"Impaired driving files are very, very demanding on police resources. So even if it's just a simple impaired driving file, we've got to tie up maybe two police cars, a few different officers to do breath testing, to deal with tow trucks," Kurz said. "And then we have to deal with the offender for a number of hours, submit paperwork. And then when it comes time to court, we could spend hours in court. I've spent two days in court for a simple impaired driving file. So with this new program, we'll be able to deal with this stuff right at the roadside."

But the move has sparked concern among criminal defence lawyers like Ian Savage in Calgary, who calls the new legislation alarming. Savage specializes in impaired driving cases, and says the right to a trial is essential in a democracy.

"One would expect that you have the right to fight your case of appropriate circumstance and face your accuser. No, not under this legislation," Savage told the Calgary Eyeopener

"There's an adjudication process. The adjudicators by law are employees of the Government of Alberta. You cannot challenge your accuser so it's a bit of a farce."

Savage says the Canadian legal system is based on the presumption of innocence — and that this legislation takes away that presumption. 

"It's now a presumption of guilt and not only that, your right to contest charges is removed," Savage said. "You're not allowed to subpoena the police officer to any adjudication hearing or cross-examine them. So essentially under their noses, we have become — and I hate to use drastic language — a fascist state."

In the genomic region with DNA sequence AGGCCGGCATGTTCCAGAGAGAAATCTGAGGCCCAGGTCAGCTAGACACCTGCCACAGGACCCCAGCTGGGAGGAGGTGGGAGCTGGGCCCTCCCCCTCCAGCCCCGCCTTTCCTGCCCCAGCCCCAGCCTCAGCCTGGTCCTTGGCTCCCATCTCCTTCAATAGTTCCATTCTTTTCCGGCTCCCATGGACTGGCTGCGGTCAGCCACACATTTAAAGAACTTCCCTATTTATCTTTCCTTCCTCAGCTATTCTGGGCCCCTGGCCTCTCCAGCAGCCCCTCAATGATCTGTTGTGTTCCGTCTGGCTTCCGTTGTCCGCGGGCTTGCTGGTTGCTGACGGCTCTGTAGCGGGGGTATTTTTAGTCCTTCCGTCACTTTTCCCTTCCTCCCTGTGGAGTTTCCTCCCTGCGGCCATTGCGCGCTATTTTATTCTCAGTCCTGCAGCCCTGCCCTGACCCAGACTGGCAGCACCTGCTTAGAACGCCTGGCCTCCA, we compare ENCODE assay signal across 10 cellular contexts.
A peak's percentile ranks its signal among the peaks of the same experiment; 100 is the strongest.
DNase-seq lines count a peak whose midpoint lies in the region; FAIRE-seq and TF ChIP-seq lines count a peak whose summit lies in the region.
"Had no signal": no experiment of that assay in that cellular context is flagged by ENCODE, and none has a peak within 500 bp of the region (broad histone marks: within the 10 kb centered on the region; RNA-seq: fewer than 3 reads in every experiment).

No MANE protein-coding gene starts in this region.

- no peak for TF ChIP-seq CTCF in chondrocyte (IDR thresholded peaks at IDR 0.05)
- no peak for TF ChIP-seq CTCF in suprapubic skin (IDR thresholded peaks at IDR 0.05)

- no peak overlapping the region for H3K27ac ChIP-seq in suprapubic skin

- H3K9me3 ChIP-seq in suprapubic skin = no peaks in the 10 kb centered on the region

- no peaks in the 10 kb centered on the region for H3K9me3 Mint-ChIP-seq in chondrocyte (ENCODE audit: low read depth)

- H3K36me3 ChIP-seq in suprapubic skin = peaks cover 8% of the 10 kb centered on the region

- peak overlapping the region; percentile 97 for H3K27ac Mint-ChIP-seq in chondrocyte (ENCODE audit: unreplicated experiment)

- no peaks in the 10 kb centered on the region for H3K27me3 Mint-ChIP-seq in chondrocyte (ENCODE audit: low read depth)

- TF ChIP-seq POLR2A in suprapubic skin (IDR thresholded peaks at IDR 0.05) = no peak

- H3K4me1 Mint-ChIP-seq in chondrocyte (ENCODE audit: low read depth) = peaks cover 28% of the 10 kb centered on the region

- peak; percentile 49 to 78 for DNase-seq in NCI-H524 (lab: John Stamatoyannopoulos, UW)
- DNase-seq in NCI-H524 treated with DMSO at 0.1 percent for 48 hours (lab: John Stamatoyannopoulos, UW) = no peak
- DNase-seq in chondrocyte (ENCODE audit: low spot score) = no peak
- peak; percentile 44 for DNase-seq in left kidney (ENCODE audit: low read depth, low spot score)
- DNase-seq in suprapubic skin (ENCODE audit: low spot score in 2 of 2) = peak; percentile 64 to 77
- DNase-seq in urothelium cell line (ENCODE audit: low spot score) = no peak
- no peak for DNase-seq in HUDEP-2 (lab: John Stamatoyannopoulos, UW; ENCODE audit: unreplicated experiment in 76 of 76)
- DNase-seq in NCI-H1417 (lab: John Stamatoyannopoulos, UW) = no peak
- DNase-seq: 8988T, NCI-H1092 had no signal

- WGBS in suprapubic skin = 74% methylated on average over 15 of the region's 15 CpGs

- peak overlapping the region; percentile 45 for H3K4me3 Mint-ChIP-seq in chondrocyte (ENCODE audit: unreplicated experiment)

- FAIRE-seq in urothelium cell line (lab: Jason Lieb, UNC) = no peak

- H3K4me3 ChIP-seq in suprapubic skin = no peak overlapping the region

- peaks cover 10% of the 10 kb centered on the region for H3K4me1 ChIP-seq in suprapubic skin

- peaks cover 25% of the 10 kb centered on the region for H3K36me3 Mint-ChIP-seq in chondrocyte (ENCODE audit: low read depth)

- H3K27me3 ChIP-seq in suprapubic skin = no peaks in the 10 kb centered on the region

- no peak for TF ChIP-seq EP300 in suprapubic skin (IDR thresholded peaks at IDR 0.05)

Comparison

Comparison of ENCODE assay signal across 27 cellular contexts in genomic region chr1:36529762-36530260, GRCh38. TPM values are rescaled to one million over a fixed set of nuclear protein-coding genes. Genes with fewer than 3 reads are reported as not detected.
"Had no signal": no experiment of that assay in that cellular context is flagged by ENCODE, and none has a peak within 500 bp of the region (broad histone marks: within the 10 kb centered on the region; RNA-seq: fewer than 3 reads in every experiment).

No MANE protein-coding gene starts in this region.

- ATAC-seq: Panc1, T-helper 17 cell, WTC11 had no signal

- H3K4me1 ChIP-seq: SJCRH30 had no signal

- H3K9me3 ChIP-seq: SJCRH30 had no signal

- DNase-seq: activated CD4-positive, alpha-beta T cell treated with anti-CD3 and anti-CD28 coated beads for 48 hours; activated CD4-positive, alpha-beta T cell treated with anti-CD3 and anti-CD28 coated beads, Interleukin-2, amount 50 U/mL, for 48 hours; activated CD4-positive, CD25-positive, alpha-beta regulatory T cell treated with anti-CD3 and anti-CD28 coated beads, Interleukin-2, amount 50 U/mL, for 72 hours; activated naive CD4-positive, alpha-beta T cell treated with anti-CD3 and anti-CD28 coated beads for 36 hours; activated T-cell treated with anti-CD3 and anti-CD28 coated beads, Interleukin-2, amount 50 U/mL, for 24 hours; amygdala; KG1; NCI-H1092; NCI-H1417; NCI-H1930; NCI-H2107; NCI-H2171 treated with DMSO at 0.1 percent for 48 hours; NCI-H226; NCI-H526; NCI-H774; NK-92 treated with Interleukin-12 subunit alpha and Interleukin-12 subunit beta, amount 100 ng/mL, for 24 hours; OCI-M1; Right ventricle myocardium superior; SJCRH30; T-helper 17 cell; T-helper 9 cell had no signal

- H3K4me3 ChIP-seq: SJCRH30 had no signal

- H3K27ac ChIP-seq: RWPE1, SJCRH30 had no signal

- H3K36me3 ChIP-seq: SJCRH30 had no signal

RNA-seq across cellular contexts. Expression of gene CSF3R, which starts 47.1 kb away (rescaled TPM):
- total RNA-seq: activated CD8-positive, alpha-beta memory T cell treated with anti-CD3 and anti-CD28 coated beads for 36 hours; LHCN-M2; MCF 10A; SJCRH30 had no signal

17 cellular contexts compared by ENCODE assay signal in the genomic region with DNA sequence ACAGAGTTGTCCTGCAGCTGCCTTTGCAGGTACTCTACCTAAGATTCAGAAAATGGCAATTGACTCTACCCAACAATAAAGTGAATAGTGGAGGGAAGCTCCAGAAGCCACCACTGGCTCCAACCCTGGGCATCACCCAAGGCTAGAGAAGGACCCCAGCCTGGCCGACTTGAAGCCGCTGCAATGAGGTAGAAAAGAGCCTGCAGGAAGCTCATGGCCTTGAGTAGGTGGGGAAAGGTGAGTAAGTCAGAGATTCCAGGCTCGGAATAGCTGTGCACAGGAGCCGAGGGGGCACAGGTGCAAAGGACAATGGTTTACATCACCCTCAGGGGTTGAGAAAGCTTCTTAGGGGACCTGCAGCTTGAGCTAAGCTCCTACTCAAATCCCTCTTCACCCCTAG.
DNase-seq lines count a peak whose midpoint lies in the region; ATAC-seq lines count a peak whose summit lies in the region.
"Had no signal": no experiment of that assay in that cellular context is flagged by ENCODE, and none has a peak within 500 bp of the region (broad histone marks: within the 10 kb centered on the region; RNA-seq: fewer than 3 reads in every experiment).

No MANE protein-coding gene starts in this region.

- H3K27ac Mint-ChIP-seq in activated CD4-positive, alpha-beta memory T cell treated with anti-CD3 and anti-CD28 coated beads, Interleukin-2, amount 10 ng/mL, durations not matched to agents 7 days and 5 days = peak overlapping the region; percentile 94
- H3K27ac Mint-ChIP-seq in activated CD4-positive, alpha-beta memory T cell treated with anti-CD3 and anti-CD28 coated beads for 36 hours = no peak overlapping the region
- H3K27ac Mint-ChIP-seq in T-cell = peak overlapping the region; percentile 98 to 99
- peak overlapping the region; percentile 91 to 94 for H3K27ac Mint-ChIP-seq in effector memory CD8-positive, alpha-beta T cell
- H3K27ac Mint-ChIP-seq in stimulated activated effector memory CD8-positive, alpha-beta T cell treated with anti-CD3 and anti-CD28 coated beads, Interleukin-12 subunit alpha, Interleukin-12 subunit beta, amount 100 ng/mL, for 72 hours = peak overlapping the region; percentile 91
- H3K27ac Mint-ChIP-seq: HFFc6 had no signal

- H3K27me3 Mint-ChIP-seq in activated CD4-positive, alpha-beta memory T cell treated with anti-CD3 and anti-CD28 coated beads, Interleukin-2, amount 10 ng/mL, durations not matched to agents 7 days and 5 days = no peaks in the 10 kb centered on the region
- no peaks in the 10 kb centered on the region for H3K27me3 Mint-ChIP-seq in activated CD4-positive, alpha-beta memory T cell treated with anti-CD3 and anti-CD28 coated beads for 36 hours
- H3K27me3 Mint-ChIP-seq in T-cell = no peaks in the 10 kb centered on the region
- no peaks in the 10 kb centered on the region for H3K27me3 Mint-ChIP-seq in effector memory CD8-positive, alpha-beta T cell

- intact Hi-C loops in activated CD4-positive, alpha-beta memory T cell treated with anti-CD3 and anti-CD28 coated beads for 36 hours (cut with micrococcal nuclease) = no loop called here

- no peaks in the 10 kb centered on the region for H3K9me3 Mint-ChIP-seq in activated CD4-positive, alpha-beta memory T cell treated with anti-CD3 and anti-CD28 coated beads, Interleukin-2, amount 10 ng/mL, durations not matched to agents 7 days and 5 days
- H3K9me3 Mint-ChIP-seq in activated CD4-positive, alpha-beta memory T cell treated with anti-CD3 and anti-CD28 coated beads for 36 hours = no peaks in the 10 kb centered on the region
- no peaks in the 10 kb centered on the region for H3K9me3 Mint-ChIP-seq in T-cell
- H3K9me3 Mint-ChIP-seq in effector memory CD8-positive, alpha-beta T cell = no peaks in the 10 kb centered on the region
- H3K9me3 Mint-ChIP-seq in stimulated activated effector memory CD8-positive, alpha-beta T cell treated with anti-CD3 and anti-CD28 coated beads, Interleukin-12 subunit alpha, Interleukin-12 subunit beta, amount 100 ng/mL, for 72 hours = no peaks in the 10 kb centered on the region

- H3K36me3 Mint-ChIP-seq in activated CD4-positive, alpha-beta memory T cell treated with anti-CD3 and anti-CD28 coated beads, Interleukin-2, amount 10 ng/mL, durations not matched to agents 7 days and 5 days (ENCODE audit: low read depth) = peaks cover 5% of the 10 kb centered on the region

The province says people can pay fines, request more time to pay or request a review of their case online through SafeRoads Alberta.

They can also seek judicial review in court.

"The point here is that we fought hard from the Magna Carta forward in order to have this presumption of innocence in our legal system," Savage said. "And now the government, under the cover of COVID, under the cover of saving dollars, is taking that away from us in the areas in which people would most commonly come into conflict with the law — and people are just not aware that this is going on."

Lowered stats in B.C.

Transport Minister Ric McIver says similar measures have lowered impaired driving statistics in B.C. He added that repeat offenders will not be getting away with fines.

"You won't be going home with your driver's license and you won't be going home with your vehicle, your vehicle will be seized for up to 30 days, you will get a fine up to $2,000, you'll have to go through a mandatory education program," McIvor said of repeat offenders.

Mothers Against Drunk Driving (MADD) has applauded the option for police to impound vehicles on the spot.

"The immediate roadside sanction program option for certain impaired driving offenders provides a way to get them off the roads quickly, while ensuring they still face strong consequences for their actions," said MADD CEO Andrew Murie in an emailed statement. 

"Most importantly, these programs save lives. Similar measures introduced in British Columbia have helped reduce alcohol-related crash deaths by 50 per cent. That is hundreds of lives saved."

With files from Dave Gilson, Emily Pasiuk and the Calgary Eyeopener